God overwhelms us with many means of grace, many avenues and vehicles of grace, and they all bring forgiveness and life and salvation (for wherever there is forgiveness, there also is life and salvation -- and I'd say if you give salvation, you also give life and forgiveness, and if you give life, you also give forgiveness and salvation).

    I also think you end up slightly tweaking objective and subjective just slightly. To preach is to proclaim an objective reality. When I hear the objective reality, I apprehend it subjectively. I do not need the specific "Te absolvo" to make that "actual" or real - the Objective brings about subjective reality.

    Of course, I see the full, unbridled Gospel all the time in whatever I do as pastor. My job is to forgive. Whether I preach, baptize, hear confession, administer the sacrament - I forgive. What I do... and not only when I say "Te absolvo".

    You ought to buy what Luther says here =o)

    But this means I don't want to hear a single thing about "Well Luther says" about perpetual virginity next time it comes up =o)

  35. At least we can agree on this important theological point: A Luther quotation does not a prooftext make.


  36. Pastor Curtis initially wrote that some Lutherans may think, "Why go to Confession 'for the sake of the absolution' if I get the very same absolution each and every Sunday?" And with regard to omitting the corporate absolution from the Divine Service, he concluded with, "Has it had any affect on the number of people who seek the Sacrament of Absolution?"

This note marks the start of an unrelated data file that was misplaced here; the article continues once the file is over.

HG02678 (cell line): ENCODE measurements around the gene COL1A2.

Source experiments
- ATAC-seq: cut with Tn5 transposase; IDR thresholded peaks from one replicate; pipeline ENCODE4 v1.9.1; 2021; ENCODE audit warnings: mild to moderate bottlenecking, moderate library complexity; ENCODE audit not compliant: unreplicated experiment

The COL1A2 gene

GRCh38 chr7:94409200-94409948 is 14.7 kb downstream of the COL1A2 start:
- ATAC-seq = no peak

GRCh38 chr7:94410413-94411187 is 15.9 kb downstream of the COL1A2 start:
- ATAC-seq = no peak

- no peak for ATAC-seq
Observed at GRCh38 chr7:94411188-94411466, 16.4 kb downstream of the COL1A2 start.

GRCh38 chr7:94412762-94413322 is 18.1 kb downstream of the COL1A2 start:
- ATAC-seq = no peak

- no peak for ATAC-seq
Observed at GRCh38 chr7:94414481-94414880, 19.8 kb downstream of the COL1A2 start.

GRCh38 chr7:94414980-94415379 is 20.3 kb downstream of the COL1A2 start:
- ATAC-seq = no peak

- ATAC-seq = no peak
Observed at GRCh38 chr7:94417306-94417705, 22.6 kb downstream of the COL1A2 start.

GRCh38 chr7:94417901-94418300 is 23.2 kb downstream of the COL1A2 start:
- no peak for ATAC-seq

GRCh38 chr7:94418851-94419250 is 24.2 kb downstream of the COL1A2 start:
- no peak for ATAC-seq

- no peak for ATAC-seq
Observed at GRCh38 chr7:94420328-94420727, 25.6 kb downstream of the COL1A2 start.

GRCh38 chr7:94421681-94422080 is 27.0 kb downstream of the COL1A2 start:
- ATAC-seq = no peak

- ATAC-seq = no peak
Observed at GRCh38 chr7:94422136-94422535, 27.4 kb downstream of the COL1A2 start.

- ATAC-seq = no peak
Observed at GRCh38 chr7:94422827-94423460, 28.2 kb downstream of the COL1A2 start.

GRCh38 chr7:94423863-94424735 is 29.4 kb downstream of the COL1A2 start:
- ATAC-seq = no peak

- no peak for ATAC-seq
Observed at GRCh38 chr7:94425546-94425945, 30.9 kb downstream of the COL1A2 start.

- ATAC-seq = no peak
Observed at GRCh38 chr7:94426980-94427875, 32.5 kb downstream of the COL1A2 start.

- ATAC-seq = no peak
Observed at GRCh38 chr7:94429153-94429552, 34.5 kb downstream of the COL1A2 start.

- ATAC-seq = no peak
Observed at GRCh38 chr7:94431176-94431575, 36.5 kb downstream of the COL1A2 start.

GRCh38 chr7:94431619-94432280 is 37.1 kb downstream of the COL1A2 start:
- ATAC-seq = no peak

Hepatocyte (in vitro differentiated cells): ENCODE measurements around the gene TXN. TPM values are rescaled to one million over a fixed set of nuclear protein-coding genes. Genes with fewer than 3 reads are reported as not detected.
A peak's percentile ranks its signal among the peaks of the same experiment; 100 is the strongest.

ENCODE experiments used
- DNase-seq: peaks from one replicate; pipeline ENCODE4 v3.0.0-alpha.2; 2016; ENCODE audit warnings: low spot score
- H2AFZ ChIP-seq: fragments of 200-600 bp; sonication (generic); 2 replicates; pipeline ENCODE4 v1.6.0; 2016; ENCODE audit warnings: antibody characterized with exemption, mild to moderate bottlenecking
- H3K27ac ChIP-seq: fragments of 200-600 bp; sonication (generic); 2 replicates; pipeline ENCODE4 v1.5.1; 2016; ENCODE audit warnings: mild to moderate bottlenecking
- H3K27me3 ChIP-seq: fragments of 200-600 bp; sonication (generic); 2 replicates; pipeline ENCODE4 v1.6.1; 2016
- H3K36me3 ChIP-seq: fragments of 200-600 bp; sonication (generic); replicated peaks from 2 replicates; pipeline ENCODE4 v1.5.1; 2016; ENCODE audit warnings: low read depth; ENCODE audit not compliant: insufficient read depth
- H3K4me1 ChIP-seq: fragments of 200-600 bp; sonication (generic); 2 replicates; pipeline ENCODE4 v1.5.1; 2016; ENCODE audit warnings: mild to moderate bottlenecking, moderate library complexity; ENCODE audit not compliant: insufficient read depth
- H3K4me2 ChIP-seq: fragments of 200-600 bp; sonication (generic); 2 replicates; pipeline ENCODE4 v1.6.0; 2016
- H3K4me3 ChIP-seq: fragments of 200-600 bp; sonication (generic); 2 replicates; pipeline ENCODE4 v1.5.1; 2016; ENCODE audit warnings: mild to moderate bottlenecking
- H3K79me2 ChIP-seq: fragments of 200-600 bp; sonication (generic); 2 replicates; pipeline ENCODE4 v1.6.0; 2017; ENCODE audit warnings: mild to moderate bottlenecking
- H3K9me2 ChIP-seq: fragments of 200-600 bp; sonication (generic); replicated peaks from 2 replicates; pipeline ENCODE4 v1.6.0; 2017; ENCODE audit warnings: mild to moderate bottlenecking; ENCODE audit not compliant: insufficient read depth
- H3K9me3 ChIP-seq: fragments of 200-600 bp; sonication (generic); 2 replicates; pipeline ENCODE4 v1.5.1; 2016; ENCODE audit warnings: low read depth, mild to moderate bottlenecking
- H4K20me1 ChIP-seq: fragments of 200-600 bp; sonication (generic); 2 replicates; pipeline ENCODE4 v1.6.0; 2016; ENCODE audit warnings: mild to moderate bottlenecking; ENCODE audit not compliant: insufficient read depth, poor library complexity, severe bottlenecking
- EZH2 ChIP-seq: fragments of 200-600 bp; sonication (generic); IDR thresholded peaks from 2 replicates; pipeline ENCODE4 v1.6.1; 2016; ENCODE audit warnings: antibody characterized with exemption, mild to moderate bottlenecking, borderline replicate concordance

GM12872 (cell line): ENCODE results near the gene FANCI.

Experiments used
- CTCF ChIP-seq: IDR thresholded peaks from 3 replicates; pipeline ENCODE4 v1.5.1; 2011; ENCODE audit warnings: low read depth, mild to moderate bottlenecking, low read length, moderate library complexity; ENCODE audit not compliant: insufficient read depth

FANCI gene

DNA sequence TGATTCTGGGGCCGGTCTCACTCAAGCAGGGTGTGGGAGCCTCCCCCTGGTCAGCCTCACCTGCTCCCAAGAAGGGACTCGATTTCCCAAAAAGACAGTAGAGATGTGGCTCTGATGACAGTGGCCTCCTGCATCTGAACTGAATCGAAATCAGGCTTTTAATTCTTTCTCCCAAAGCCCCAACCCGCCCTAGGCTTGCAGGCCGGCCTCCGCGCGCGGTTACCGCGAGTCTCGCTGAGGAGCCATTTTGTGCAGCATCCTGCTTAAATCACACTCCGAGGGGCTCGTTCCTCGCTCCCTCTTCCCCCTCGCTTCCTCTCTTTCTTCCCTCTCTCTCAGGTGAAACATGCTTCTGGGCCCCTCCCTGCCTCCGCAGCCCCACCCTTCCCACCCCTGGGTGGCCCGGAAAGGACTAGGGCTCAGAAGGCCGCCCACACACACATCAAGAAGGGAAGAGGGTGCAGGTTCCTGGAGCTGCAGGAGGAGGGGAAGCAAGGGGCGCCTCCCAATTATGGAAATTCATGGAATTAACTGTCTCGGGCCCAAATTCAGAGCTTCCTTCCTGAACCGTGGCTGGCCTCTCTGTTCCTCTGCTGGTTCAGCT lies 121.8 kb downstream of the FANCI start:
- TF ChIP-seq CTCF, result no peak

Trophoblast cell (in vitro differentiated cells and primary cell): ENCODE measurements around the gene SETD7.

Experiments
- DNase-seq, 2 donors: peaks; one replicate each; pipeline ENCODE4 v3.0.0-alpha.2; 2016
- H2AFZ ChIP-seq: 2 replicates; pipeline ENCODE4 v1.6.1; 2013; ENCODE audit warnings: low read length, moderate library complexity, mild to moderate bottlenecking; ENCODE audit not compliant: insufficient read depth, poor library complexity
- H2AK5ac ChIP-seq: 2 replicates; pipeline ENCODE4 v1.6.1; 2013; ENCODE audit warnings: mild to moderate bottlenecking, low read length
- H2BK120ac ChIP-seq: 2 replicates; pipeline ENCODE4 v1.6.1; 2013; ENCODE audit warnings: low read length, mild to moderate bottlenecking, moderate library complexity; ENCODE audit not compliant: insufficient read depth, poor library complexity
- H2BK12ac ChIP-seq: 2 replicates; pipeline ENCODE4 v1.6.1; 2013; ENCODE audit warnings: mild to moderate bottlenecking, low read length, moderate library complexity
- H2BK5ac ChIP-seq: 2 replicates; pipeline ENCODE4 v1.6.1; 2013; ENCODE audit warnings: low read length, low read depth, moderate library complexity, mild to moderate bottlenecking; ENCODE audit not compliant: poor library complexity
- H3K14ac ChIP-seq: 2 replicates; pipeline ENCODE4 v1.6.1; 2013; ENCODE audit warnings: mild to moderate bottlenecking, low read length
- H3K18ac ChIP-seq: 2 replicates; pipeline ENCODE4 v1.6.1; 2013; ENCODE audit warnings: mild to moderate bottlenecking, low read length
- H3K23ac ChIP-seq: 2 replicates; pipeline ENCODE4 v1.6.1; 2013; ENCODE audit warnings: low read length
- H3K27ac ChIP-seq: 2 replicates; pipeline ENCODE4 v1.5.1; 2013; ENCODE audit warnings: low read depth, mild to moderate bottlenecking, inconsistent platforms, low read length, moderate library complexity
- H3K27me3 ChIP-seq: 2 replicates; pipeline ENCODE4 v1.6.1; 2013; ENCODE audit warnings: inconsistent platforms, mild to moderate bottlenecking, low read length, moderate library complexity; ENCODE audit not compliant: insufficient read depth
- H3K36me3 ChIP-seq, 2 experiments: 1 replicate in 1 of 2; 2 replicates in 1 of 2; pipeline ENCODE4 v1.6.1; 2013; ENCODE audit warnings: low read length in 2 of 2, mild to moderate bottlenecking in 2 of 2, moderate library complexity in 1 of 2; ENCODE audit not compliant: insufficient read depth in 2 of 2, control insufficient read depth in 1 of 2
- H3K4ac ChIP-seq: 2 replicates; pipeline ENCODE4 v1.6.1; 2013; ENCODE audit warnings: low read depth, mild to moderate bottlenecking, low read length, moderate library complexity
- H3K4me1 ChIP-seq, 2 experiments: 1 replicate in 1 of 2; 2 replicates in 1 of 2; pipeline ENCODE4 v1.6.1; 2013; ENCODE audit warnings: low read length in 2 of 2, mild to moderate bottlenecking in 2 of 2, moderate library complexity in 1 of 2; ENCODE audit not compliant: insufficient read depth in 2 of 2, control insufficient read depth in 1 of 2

Pastor C, you say that a Luther quote is not a prooftext. But what about the Confessions themselves? What I'm hearing from you sounds as if taking away the corporate absolution might prod people into desiring the absolution privately. And I'm trying to reconcile that with the line at the end of the Large Catechism which says that we never use coercion to get people to come to private confession. Do you think that some members who have never been to private confession may see the elimination of corporate confession precisely as coercion?

  37. Susan,

    When I say 'a Luther quotation' I'm speaking of his private writings, not the Confessions.

    Luther's entire exhortation to confession (which is actually not part of the Confessions, but an appendix that is not part of the 1580 BOC) is kind of odd. On the one hand he says "no coercion" then on the other hand he says that he won't consider you a Christian if you don't go to Confession and that he will hand you back over to the Pope to be forced to go.

    My pastoral practice is to follow one of the options - the Declaration of Grace - in our hymnals for the public Divine Service and to preach on the benefits of coming to Holy Absolution as it is spelled out in the Small Catechism. I can't see how following one of our Orders and preaching on the Catechism is coercion. But it certainly is encouragement.


  38. Have you had any members ask about it? Each time we do not use the public absolution I have members who express disappointment.

    About the HH private - wordy was par for the course in that order. Yes, the whole thing would have been read aloud!

  39. Fr. William,

    No one has ever mentioned it - but since they are here for just a service or two I really wouldn't expect it. Folks can be much more tolerant of stuff they don't like in other people's pastors :)